4.Don't always think you HAVE to buy organic, because I will bet you that organic watermelon from China in January has a bigger carbon footprint than the non-organic broccoli from Florida. Just look @ labels, see where your food is coming from. And how organic can a fruit roll-up be? Also, try to eat in season as much as possible, or as I say the no 'fresh' tomatoes in January rule. 5.Learn to cook w/ the most whole ingredients you can. Buy used cookbooks, check them out from the library, get a subscription to a food-centric magazine (I suggest Everyday Foods and/or Cooking Light). Look into weekend cooking, since time is limited during the week, and you know you will make choices based on time/convenience when you are tired.
And a bonus 6. Avoid High Fructose Corn Syrup as much as you can, which will be difficult because it is in everything including canned soup, but a lot of compaines are jumping on the No HFCS band-wagon so you can benefit from it.

Kristen said...

Bluebelleinbluegrass really covered the key things that I think are important to support the local food movement, so I will throw out some ideas for how to indirectly support the movement, but still make an impact. Before I do that, I wanted to add to Bluebelle's first suggestion. You can plant something this year. There are fall crops that will need to go in the ground in a month or so that would allow you to reap the benefits this fall (literally). The Jefferson County Extension Office offers a free publication to help Kentuckians garden. It's downloadable from their site: http://ces.ca.uky.edu/Jefferson/ The link is in the righthand column. I use mine all the time.

1. Take your daughter to the farmer's market with you and have her help you plant your vegetables. Teaching her to understand where her food comes from will give her a greater appreciation for and understanding of what she eats. It will help her make her own decisions about the issues that you presented. Being in Lexington, you could easily find a local farm and have a family outing.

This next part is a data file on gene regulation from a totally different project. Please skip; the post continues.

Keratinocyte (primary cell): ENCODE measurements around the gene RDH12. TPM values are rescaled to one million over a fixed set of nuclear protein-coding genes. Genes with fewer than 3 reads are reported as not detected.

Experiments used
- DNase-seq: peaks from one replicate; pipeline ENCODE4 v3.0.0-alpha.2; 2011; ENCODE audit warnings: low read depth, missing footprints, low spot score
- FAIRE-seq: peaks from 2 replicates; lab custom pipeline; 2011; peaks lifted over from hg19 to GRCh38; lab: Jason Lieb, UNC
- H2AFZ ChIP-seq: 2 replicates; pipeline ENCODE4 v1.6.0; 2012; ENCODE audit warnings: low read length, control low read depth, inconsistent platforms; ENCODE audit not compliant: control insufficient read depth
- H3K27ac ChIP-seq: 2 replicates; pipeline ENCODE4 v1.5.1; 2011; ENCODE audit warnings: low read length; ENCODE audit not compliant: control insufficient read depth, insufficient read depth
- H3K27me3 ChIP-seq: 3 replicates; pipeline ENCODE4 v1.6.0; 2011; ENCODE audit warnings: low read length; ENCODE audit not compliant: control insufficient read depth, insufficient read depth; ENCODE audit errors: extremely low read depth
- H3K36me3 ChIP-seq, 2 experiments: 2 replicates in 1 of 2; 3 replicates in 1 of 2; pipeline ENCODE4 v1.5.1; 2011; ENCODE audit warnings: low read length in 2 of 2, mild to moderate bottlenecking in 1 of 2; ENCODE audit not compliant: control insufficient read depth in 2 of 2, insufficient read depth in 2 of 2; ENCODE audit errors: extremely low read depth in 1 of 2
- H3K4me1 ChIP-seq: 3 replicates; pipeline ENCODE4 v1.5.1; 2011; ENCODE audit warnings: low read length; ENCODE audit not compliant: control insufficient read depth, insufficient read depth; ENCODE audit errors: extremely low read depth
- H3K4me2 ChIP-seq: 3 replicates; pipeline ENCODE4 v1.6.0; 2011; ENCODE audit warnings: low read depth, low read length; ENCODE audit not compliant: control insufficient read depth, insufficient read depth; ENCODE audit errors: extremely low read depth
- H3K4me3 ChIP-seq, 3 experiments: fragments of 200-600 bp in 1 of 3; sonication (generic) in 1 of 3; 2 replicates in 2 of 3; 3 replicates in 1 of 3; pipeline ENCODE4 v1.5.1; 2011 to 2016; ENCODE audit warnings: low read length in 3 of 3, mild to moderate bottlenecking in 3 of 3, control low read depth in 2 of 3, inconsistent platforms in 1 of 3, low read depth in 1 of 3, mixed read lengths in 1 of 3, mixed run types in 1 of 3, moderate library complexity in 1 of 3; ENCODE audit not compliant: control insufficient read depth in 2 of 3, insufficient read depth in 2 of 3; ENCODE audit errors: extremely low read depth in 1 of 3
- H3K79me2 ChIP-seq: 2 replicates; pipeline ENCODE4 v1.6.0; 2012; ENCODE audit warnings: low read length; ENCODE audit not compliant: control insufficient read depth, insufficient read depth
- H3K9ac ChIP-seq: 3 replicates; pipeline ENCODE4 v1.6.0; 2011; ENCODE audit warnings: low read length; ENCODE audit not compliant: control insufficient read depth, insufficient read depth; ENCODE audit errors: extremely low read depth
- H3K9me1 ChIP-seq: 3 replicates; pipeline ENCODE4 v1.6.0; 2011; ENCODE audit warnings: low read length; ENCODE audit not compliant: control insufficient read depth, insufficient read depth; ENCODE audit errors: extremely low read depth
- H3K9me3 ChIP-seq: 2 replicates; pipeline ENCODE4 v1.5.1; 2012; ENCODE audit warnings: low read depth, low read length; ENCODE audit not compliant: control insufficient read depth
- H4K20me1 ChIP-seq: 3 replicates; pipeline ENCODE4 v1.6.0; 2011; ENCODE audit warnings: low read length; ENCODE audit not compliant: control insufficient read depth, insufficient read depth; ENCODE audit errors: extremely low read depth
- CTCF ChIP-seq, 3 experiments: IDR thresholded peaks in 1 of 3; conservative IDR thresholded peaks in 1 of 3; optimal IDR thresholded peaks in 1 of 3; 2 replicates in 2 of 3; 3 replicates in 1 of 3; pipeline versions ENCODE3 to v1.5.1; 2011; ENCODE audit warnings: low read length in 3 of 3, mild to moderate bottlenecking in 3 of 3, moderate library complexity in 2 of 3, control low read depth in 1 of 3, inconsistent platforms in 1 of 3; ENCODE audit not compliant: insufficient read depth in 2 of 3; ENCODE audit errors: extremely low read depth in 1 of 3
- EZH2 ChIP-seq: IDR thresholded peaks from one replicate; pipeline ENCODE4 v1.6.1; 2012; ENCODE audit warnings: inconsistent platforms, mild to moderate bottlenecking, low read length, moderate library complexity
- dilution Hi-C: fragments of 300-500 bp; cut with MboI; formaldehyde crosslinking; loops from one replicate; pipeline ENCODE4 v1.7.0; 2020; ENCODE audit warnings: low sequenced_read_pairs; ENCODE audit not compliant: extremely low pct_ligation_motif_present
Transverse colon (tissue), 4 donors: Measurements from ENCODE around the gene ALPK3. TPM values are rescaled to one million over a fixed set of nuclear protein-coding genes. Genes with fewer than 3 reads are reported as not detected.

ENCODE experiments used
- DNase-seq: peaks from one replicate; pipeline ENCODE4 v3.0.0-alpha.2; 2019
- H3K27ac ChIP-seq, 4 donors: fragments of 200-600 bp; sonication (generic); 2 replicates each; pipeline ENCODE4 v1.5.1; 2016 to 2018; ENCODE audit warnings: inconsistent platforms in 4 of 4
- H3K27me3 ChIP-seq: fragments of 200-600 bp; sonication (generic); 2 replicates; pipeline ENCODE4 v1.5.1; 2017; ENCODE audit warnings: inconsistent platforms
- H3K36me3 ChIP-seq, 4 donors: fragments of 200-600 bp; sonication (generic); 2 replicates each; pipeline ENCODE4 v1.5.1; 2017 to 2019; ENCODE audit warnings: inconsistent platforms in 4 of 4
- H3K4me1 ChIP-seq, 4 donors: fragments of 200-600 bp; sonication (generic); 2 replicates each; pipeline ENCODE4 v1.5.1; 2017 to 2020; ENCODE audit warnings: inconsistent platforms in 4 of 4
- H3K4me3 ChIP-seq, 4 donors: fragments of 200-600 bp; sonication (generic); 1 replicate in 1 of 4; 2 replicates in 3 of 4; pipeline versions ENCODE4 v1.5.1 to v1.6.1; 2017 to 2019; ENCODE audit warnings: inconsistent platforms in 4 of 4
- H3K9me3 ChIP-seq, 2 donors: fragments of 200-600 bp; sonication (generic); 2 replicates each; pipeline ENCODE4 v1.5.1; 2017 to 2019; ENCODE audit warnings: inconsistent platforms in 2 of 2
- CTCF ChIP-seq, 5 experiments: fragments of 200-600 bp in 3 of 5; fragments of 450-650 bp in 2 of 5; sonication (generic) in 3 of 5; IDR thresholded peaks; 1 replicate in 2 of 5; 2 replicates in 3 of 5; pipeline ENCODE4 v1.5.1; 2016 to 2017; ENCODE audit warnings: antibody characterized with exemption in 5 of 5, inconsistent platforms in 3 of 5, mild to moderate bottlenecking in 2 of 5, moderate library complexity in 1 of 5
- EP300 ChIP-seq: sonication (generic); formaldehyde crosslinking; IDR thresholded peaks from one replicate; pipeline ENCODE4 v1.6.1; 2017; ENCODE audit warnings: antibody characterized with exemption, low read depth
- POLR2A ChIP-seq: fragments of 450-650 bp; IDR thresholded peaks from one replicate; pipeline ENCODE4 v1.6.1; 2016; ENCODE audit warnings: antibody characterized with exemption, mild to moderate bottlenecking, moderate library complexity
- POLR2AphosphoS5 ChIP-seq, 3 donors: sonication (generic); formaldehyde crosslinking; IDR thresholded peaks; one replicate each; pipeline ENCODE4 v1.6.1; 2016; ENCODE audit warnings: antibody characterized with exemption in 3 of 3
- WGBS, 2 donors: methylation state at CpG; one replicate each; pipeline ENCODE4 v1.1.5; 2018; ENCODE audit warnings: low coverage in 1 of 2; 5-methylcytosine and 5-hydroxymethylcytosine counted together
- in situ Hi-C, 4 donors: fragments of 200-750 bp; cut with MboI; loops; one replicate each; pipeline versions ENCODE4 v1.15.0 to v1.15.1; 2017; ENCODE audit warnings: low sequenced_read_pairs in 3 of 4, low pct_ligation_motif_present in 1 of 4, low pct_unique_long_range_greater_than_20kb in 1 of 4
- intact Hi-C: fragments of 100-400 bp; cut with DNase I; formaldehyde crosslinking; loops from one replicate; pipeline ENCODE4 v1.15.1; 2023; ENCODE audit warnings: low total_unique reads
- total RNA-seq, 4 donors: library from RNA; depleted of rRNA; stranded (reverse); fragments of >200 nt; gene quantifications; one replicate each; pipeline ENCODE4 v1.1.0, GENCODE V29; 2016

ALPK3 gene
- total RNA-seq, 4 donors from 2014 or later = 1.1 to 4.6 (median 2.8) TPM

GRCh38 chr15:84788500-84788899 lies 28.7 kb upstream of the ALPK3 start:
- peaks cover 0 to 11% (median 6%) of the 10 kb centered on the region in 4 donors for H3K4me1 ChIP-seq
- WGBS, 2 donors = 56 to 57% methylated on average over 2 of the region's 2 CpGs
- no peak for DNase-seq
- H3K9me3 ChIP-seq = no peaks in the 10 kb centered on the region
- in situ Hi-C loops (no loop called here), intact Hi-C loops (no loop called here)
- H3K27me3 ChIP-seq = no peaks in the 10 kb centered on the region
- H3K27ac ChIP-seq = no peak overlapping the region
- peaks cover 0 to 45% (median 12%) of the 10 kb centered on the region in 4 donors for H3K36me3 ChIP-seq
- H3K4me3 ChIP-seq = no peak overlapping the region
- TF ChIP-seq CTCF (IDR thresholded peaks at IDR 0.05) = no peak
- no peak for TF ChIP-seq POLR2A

2. Tell your Kroger manager that you would like them to stock local produce and prepared goods. They listen to their customers. And if they do stock local stuff, thank the manager for doing that.
3. If you eat out, patronize restaurants that source local vendors and tell them that's why you're eating there.
4. Continue to tell people about this issue.
5. If you'd like to learn more without getting super technical or end-of-world extreme or gory, I highly recommend Animal, Vegetable, Miracle. It's by a Kentucky author - Barbara Kingsolver - and it makes the issue approachable. I also like it because it's written following the growing season and there are recipes with each chapter that feature the food that is in season at that point in the year.
Good luck! @kristenfotter

Mike Kayser said...

To me it sounds like you already have/had a pretty good attitude towards food. I mean I'll eat anything unless I see something unclean happening to it (note to restaurants, if you're set up so customers can see you prepare food, do it right). My problem is that if I eat at home it's usually really cheap (meat and cheese sandwiches) otherwise I eat once a day. Somehow food's just never seemed that important to me except when I'm upset.

So I guess you could say that you're several rungs above me on the food awareness ladder. ;)